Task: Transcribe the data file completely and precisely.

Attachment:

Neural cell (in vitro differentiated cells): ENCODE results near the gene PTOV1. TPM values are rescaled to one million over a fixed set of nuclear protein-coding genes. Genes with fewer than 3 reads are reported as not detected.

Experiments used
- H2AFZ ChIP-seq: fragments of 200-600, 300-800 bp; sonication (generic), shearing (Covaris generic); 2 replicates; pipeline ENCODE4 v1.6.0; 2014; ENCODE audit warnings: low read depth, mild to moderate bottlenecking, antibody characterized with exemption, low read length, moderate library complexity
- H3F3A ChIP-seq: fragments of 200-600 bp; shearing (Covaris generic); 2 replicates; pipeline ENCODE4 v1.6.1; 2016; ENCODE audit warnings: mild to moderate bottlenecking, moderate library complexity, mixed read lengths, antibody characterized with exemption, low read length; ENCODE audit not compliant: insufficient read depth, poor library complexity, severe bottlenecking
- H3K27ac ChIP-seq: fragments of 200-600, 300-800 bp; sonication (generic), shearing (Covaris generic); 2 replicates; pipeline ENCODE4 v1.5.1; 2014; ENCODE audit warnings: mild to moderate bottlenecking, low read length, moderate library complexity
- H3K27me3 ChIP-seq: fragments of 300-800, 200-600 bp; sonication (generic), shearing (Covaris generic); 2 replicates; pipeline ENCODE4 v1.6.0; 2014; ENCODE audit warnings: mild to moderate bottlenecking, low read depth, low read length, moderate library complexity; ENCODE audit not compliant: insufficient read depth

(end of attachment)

Neural cell (in vitro differentiated cells): ENCODE results near the gene PTOV1. TPM values are rescaled to one million over a fixed set of nuclear protein-coding genes. Genes with fewer than 3 reads are reported as not detected.

Experiments used
- H2AFZ ChIP-seq: fragments of 200-600, 300-800 bp; sonication (generic), shearing (Covaris generic); 2 replicates; pipeline ENCODE4 v1.6.0; 2014; ENCODE audit warnings: low read depth, mild to moderate bottlenecking, antibody characterized with exemption, low read length, moderate library complexity
- H3F3A ChIP-seq: fragments of 200-600 bp; shearing (Covaris generic); 2 replicates; pipeline ENCODE4 v1.6.1; 2016; ENCODE audit warnings: mild to moderate bottlenecking, moderate library complexity, mixed read lengths, antibody characterized with exemption, low read length; ENCODE audit not compliant: insufficient read depth, poor library complexity, severe bottlenecking
- H3K27ac ChIP-seq: fragments of 200-600, 300-800 bp; sonication (generic), shearing (Covaris generic); 2 replicates; pipeline ENCODE4 v1.5.1; 2014; ENCODE audit warnings: mild to moderate bottlenecking, low read length, moderate library complexity
- H3K27me3 ChIP-seq: fragments of 300-800, 200-600 bp; sonication (generic), shearing (Covaris generic); 2 replicates; pipeline ENCODE4 v1.6.0; 2014; ENCODE audit warnings: mild to moderate bottlenecking, low read depth, low read length, moderate library complexity; ENCODE audit not compliant: insufficient read depth